In the sixties in Ghana, some bands began to imitate western music. The Avengers, for example, played an African version of the British-beat style of bands like the Beatles and their contemporaries. By the late sixties, psychedelic elements started to infiltrate the sound of certain groups. Bands like Tall Amma and his Skippers were releasing 45's that sounded like a cross between Captain Beefheart and the Rolling Stones. Before long, the sound of American soul started to enter Ghana and took hold of the imagination of young music lovers everywhere. Geraldo Pino of Sierra Leone came to Ghana in 1966 with his band The Heartbeats, and stayed for some time, bringing with him the music of James Brown. He was a big hit, and I've spoken to many guys who will never forget his energy on stage. Although James Brown visited Africa in 1966, he did not make it to Ghana, so the only experience of his music many had was seeing guys like Pino get up on stage, screaming and doing covers of Sex Machine.

But although soul music was huge in the clubs and 'spots' of cities like Accra, Takoradi and Kumasi, it still took some convincing to persuade the predominantly conservative record producers of the time to release the music on vinyl. Highlife was the mainstay of the fledgling recording industry at the time and this was a hard market to move other music into. The big bands were beginning to decline by the early seventies but taking their place were guitar artists like Dr K. Gyasi and C.K. Mann, the two biggest sellers in Ghana in the seventies. Some producers took chances with new styles, but generally it was hard. A large proportion of the record buying public were wealthy farmers and chiefs that would come into the towns from the country in search of the latest releases, and spend heavily to take the Highlife sound back to the villages, and generally they did not buy the new, more experimental sounds.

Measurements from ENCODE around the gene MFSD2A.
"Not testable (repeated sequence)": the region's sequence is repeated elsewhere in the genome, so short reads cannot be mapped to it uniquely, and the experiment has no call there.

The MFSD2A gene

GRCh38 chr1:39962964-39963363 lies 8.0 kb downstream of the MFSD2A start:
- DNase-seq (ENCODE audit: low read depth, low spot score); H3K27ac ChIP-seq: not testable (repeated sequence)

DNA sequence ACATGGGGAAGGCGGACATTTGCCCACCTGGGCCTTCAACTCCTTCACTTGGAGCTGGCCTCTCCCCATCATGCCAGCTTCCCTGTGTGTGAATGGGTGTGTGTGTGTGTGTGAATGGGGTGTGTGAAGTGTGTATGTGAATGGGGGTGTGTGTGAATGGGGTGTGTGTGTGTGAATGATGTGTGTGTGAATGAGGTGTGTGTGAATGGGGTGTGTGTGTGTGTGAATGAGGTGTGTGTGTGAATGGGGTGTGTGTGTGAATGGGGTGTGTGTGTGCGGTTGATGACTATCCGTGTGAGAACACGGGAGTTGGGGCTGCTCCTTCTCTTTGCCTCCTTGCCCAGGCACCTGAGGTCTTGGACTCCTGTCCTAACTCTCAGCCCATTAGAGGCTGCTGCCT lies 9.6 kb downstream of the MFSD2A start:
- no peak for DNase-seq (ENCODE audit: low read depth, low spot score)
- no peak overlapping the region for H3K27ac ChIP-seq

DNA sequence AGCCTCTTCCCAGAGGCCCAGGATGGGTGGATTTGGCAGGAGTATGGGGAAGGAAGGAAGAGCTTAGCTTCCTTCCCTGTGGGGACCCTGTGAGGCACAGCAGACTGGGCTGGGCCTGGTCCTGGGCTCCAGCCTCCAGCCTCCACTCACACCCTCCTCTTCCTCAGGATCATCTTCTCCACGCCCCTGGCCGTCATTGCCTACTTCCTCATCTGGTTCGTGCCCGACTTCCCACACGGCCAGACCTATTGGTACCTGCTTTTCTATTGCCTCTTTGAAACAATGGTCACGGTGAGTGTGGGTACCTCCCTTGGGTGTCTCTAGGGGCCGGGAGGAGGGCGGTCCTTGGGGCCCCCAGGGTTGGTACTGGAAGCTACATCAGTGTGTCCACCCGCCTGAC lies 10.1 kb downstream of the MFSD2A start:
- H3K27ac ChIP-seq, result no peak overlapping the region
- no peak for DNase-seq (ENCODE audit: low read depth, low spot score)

In the late sixties the majority of the records in Ghana were either manufactured in Europe, or made at the Ambassador records factory in Kumasi. Mr. A. K. Badu had set up the Ambassador factory in 1954, together with his in-house producer (a young guy called A. K. Brobbey) producing 78rpm shellac discs. This was the first independent record manufacturing plant in West Africa. By the mid-sixties they had switched to 45-rpm singles and were recording and producing their own records, as well as manufacturing for other producers.
It was not until 1969 that the first record plant was set up on the coast in Accra. Record Manufacturers Ghana Ltd. was a joined venture between Polygram and Dick Essilfie-Bondzie of Essiebons records. This venture marked the beginning of the life of the 33 1/3 rpm LP record in Ghana. It also marked a new chapter in terms of the kind of music that was being sold at the time.


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